As the world moves towards a more digital future, millions of consumers without access to finance are at risk of being left further behind.
There are around 1.3 million unbanked adults in the UK, according to the Financial Conduct Authority (FCA), while the 2019 Access to Cash Review shows that more than 15 per cent of people with an annual income under £10,000 rely entirely on cash to make payments.
Yet while technology could potentially make financial inclusion more challenging, some businesses believe tech is the answer to improving access to finance.
Take Pockit. It is trying to fill the vacuum left by high street banks by providing mobile banking to those on low incomes, allowing them to make digital payments while still being able to withdraw cash. “The high street banks make it incredibly difficult for people to access basic current accounts if they don’t have a photo ID and a good financial history,” says Virraj Jatania, chief executive of Pockit.
Jatania says the coronavirus pandemic has underscored the need to make digital payments more accessible for financially vulnerable people given the constraints on cash usage during the health crisis.
“The cash economy has many limitations, which were exposed by the virus outbreak as many stores would not accept cash payments and many elderly were told to self-isolate without the means to shop for essentials online,” he says.
The pandemic also risks plunging millions into financial distress as businesses lay off staff and some self-employed or recently hired workers miss out on government support.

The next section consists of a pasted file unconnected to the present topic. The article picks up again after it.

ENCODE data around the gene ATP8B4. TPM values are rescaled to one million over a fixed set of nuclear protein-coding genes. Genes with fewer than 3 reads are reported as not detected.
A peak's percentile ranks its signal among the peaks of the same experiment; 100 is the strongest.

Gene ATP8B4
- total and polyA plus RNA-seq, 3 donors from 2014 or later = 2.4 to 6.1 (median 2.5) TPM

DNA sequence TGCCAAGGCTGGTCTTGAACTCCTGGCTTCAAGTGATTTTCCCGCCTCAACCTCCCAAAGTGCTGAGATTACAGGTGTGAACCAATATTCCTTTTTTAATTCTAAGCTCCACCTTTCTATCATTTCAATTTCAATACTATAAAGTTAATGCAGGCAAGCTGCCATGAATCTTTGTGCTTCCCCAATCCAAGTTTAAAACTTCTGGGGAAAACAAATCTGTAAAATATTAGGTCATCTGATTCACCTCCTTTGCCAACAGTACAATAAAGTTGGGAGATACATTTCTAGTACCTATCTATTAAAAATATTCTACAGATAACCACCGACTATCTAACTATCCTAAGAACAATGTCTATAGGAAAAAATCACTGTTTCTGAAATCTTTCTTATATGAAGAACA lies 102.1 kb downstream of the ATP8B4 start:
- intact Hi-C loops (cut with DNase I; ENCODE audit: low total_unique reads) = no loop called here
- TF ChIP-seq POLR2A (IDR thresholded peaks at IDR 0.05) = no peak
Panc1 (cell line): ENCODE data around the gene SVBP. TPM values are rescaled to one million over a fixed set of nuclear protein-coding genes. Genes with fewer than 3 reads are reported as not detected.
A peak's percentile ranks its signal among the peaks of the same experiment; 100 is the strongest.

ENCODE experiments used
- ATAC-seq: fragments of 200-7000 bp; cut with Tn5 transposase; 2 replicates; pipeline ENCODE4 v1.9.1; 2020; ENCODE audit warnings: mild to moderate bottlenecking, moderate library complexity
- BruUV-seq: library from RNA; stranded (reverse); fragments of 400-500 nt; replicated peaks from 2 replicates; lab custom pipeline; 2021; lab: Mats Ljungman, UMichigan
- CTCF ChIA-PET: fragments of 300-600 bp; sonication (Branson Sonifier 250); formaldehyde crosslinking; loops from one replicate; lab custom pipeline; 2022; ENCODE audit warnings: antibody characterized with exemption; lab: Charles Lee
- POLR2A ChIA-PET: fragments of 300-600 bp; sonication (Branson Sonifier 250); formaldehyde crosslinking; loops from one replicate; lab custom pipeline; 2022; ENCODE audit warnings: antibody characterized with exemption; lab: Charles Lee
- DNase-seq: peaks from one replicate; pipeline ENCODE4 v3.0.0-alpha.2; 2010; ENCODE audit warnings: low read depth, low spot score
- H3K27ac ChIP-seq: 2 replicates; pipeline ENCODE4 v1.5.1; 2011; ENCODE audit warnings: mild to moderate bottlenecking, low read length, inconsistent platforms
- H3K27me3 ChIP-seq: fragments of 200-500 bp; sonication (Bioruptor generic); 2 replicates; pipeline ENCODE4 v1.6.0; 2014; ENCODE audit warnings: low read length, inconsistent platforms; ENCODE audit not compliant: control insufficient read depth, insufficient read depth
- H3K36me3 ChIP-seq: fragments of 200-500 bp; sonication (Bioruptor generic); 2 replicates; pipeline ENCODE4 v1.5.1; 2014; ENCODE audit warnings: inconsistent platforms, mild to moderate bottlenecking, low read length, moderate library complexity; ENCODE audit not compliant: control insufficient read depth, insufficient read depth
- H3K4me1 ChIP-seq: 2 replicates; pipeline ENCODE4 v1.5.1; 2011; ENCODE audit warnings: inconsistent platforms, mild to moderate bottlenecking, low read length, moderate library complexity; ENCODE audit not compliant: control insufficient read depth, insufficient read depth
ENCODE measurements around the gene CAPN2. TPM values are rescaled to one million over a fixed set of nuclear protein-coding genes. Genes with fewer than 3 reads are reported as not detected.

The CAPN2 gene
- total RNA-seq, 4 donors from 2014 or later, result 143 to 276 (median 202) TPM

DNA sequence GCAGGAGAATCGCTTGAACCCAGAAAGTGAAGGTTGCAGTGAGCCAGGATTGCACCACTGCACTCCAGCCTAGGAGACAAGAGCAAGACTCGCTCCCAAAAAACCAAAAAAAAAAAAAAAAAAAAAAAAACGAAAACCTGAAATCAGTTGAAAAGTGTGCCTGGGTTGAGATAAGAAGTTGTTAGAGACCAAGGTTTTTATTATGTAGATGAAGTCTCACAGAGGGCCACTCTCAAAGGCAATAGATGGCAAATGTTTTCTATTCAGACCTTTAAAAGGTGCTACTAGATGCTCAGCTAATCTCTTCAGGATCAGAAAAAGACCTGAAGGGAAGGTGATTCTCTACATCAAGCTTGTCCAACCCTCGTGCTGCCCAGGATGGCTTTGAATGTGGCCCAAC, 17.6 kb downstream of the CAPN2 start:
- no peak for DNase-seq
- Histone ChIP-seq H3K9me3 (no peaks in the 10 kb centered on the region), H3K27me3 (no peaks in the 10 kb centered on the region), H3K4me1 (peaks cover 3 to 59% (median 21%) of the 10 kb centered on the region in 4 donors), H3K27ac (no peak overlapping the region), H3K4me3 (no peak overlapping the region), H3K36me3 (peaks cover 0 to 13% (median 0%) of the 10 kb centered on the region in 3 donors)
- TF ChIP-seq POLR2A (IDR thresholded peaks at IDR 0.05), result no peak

Embracing money management help
Digital debt advisers such as Tully, which was originally set up as a personal finance management tool to help those on low and unpredictable incomes get a grip on their finances, are expecting to see increased demand for their services as the economic impact of the pandemic grows.
“Our main purpose is to help people with long-term financial difficulties, but in response to the current crisis we set up a solution that enables creditors to refer customers who are going through short-term difficulties and want to check their eligibility and apply for payment relief,” says Olly Betts, chief executive of OpenWrks, the company behind Tully.
Tully uses open-banking technology to enable people who are struggling financially to smooth out their debt repayments by adjusting what they pay each month based on their current income level. Betts believes COVID-19 could encourage banks to adopt this concept more broadly across the industry and shift away from fixed monthly repayments.
“If ever there was a catalyst or a time for it to be possible, it is now,” he says. “Just imagine if your bank gave you a slider so you could notch down your loan repayments to 90 per cent for a couple of months, that could make a real difference. It might mean paying more over time, but given the changing nature of incomes that people are going to experience, not just because of the global pandemic but with the rise of the gig economy and that style of working, having the flexibility to manage your budget with variable payments would be great.”